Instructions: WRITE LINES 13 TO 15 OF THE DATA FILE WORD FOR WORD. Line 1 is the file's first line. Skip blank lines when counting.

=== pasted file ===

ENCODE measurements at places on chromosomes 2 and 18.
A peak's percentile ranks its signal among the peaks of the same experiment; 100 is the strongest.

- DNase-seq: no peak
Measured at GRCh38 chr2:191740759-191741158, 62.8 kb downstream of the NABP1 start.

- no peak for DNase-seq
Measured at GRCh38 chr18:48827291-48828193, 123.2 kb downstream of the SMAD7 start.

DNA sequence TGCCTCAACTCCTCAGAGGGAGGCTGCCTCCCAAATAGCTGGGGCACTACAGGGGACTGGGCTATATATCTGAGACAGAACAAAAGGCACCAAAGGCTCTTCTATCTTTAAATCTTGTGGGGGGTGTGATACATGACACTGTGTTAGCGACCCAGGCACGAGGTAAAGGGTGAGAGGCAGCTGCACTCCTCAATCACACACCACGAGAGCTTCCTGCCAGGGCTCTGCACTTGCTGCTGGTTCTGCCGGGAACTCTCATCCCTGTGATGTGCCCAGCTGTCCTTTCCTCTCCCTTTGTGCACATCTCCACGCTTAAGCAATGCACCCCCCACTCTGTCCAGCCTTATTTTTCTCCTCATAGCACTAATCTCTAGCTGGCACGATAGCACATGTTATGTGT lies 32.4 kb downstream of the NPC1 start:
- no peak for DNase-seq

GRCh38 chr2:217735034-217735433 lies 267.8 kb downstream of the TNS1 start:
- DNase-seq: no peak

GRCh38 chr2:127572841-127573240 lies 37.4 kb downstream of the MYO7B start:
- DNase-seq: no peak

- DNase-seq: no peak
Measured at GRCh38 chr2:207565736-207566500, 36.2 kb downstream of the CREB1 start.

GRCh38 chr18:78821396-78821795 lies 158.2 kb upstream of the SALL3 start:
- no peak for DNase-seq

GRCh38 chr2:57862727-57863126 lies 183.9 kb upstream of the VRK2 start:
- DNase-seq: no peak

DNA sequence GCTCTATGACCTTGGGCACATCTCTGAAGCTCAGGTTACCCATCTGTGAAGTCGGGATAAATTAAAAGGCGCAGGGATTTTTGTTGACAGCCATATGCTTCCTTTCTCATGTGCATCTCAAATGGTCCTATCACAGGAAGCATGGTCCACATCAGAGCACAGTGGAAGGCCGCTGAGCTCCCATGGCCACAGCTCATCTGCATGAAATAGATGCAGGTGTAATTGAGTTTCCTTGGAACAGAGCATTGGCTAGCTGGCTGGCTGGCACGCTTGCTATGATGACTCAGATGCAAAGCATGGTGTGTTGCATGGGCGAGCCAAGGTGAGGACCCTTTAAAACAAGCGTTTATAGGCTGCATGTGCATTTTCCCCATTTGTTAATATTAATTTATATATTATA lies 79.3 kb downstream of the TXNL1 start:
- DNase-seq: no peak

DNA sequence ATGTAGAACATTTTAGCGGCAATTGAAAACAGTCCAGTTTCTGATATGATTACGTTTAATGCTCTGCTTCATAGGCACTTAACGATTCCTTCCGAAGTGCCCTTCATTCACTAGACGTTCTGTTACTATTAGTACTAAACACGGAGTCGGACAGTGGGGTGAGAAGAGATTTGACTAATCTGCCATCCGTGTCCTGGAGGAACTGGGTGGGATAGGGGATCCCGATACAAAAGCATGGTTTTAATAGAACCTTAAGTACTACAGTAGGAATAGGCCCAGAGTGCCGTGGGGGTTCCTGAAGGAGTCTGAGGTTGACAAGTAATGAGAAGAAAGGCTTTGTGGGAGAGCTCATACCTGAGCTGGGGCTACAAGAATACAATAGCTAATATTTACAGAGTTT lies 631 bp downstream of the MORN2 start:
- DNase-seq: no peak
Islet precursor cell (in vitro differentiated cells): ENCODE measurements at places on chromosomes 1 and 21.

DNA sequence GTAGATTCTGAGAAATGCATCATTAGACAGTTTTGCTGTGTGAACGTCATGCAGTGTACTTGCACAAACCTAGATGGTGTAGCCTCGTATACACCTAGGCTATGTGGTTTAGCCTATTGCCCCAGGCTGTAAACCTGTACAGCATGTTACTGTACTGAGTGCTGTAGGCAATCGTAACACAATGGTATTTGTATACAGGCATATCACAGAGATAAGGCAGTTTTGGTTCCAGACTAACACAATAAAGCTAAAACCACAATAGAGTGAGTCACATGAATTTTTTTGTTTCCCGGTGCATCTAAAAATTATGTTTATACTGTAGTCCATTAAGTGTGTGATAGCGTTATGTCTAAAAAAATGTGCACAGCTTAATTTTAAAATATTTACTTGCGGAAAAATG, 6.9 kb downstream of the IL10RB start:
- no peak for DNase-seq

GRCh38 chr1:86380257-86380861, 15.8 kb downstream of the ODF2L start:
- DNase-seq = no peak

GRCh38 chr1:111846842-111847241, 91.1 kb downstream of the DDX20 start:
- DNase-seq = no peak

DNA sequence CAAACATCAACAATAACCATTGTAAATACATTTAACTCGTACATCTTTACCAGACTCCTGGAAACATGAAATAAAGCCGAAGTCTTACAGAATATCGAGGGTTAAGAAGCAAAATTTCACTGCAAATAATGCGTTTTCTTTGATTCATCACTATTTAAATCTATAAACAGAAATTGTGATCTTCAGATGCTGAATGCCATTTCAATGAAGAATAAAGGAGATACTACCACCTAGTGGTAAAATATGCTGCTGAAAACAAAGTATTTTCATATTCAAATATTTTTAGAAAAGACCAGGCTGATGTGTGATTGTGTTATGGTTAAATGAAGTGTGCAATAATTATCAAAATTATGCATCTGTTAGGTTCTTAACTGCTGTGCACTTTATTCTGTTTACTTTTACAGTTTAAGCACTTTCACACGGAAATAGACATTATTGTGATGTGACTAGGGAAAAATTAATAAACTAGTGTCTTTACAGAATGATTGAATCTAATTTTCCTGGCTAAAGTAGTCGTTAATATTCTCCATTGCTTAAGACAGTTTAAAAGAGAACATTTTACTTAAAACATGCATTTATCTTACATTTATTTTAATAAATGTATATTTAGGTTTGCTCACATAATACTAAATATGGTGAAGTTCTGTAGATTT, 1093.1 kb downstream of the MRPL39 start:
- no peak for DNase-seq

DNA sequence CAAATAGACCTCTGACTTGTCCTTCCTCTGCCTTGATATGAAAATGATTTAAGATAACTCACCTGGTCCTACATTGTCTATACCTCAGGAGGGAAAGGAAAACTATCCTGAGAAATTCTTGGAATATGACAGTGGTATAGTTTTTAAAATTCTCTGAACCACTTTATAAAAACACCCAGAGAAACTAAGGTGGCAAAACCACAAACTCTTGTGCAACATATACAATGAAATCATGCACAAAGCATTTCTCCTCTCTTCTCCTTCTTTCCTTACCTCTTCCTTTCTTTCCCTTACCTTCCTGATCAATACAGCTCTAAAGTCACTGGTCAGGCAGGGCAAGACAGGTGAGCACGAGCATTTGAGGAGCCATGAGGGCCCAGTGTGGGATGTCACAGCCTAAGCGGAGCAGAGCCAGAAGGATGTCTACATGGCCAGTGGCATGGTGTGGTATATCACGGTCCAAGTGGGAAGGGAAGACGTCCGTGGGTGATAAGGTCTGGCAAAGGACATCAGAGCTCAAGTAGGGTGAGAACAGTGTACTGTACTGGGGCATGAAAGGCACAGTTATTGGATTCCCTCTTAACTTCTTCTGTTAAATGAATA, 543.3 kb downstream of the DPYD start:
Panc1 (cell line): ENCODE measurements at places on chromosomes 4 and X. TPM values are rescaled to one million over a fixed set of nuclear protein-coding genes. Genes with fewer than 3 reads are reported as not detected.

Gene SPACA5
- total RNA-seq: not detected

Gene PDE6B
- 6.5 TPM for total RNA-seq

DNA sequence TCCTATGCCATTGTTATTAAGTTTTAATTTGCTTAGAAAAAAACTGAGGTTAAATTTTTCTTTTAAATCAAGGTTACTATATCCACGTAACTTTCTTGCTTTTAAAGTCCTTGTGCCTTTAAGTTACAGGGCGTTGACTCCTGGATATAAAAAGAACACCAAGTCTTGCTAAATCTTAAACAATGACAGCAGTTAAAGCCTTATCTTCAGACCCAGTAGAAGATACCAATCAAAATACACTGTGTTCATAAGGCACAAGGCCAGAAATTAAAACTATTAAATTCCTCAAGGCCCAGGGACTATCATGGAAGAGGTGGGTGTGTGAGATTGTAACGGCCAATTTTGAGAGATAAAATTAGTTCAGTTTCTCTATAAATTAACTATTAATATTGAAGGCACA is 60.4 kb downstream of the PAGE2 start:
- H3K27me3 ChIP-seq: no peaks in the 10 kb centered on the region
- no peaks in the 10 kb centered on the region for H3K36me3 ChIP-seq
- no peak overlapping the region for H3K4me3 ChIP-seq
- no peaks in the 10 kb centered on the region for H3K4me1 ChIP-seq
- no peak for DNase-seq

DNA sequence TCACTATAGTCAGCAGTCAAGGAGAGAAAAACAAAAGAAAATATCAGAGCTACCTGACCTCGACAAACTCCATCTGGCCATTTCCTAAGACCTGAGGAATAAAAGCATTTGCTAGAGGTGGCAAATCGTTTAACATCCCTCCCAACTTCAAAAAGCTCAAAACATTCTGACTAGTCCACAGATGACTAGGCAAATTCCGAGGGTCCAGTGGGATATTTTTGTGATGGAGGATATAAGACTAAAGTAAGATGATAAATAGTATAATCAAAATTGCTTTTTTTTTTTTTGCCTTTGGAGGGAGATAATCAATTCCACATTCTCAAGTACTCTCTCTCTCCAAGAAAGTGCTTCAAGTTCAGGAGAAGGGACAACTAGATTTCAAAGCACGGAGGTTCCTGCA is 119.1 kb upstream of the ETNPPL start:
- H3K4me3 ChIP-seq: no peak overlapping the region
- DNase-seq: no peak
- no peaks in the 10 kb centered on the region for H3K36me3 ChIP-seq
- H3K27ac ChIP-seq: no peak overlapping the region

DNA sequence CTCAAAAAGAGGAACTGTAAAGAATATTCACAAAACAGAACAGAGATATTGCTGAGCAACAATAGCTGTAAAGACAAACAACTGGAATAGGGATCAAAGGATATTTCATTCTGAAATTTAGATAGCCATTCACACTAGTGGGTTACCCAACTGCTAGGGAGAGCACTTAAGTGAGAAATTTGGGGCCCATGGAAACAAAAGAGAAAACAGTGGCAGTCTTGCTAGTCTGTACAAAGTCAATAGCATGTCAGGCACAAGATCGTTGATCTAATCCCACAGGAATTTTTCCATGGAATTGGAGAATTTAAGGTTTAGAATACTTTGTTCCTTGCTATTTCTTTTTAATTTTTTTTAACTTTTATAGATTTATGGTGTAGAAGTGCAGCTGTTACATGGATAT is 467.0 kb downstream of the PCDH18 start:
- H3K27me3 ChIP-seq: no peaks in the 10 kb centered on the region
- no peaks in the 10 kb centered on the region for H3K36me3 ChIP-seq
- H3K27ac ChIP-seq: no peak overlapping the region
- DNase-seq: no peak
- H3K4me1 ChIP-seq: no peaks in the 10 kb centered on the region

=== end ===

- DNase-seq: no peak
Measured at GRCh38 chr2:207565736-207566500, 36.2 kb downstream of the CREB1 start.

GRCh38 chr18:78821396-78821795 lies 158.2 kb upstream of the SALL3 start: